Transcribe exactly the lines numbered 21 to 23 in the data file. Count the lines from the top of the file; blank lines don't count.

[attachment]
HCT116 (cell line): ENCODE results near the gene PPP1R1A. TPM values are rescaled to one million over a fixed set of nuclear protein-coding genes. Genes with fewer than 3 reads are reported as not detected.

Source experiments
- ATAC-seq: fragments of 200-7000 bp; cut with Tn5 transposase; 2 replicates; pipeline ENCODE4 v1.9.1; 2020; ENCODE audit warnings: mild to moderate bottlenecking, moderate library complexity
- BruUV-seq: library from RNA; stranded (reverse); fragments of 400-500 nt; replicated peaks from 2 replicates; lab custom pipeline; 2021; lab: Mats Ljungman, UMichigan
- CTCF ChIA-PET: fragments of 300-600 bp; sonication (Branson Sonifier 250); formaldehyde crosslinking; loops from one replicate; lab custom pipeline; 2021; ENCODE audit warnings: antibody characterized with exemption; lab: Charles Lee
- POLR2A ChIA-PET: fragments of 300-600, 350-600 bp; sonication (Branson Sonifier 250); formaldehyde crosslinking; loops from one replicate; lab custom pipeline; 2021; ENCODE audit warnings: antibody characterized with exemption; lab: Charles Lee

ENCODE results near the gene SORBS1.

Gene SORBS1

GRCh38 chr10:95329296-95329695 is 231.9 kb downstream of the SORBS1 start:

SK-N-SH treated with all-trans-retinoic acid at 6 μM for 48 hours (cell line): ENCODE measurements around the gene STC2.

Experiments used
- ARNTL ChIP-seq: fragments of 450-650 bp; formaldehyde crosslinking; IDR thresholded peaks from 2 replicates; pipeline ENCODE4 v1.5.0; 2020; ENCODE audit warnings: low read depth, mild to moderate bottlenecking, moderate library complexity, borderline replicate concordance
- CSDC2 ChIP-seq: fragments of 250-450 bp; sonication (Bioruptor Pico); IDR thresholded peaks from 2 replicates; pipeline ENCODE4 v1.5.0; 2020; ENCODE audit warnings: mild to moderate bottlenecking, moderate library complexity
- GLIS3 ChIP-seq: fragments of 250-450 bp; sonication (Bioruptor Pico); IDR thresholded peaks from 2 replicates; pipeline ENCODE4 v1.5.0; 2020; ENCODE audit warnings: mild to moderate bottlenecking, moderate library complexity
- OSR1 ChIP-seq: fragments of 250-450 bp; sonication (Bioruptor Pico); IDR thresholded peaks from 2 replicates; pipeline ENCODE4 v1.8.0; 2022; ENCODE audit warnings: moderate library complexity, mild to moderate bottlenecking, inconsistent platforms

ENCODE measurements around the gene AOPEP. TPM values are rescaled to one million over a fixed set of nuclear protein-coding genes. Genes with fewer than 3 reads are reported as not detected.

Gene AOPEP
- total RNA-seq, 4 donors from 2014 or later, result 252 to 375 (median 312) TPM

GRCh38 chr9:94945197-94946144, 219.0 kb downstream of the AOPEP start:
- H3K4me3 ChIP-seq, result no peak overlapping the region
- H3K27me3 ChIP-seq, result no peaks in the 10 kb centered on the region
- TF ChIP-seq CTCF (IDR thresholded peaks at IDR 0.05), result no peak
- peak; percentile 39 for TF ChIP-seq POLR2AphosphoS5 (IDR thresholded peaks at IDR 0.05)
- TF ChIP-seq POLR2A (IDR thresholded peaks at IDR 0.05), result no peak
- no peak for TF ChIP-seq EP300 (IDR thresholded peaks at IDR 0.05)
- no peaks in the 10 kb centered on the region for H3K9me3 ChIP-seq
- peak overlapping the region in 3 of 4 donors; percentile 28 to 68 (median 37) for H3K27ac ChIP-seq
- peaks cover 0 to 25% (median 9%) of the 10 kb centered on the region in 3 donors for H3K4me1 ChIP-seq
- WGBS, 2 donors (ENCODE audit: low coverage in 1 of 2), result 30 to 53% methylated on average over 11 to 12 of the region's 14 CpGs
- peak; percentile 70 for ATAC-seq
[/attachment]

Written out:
- H3K27me3 ChIP-seq, result no peaks in the 10 kb centered on the region
- TF ChIP-seq CTCF (IDR thresholded peaks at IDR 0.05), result no peak
- peak; percentile 39 for TF ChIP-seq POLR2AphosphoS5 (IDR thresholded peaks at IDR 0.05)